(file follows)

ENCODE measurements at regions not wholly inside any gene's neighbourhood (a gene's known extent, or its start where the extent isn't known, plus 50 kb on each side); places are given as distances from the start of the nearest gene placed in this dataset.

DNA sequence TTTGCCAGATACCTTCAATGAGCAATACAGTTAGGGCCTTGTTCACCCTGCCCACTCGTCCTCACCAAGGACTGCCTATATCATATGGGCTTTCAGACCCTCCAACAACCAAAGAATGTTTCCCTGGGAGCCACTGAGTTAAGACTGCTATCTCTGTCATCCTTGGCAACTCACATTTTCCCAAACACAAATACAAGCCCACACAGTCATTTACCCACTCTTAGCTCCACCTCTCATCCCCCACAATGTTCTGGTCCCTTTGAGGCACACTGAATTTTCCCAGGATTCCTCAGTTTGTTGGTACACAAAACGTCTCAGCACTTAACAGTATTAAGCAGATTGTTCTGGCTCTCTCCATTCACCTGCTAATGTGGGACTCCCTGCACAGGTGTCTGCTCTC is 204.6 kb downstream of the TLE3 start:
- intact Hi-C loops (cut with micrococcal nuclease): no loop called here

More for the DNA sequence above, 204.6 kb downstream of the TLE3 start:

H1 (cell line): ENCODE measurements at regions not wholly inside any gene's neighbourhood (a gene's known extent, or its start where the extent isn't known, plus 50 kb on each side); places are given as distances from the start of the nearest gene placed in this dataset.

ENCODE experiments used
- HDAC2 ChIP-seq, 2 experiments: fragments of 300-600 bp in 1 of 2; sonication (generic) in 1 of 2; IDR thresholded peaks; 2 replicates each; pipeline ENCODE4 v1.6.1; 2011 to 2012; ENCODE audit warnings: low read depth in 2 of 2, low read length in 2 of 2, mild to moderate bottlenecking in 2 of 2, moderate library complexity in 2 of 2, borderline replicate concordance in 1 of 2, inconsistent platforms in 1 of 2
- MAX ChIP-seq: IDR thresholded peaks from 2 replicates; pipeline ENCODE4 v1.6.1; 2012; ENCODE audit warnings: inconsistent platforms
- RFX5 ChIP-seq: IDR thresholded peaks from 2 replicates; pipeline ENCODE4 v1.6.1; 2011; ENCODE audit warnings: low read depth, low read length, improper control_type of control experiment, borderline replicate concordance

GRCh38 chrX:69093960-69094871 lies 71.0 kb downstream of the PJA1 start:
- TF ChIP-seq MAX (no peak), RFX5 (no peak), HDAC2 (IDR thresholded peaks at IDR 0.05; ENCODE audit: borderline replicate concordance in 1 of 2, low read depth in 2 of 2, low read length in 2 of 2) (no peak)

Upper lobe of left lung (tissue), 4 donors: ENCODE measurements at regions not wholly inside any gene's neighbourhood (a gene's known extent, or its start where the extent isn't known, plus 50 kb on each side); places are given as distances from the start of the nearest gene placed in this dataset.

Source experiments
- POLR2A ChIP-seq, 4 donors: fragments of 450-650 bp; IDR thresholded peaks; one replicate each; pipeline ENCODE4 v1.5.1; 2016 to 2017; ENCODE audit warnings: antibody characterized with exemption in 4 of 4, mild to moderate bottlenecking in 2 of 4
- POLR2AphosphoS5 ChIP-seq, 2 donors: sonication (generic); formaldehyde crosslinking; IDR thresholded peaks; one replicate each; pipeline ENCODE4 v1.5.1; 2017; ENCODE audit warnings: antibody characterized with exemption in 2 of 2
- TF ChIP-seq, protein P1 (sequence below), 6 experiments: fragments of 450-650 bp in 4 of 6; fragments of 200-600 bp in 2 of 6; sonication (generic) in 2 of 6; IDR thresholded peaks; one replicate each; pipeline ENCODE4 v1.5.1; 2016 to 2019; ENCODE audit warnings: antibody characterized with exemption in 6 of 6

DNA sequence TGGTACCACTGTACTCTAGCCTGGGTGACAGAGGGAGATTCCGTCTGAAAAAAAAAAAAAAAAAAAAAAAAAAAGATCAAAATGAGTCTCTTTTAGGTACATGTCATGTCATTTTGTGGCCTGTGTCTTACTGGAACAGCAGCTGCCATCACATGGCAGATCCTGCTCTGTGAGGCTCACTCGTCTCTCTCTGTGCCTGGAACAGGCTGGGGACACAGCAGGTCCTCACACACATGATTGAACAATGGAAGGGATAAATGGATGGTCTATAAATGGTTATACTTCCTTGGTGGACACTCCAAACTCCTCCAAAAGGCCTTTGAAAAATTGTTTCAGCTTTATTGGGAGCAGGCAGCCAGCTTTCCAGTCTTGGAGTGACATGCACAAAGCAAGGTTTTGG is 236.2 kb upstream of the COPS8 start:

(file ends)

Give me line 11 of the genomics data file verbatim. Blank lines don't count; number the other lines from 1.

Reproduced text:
- TF ChIP-seq MAX (no peak), RFX5 (no peak), HDAC2 (IDR thresholded peaks at IDR 0.05; ENCODE audit: borderline replicate concordance in 1 of 2, low read depth in 2 of 2, low read length in 2 of 2) (no peak)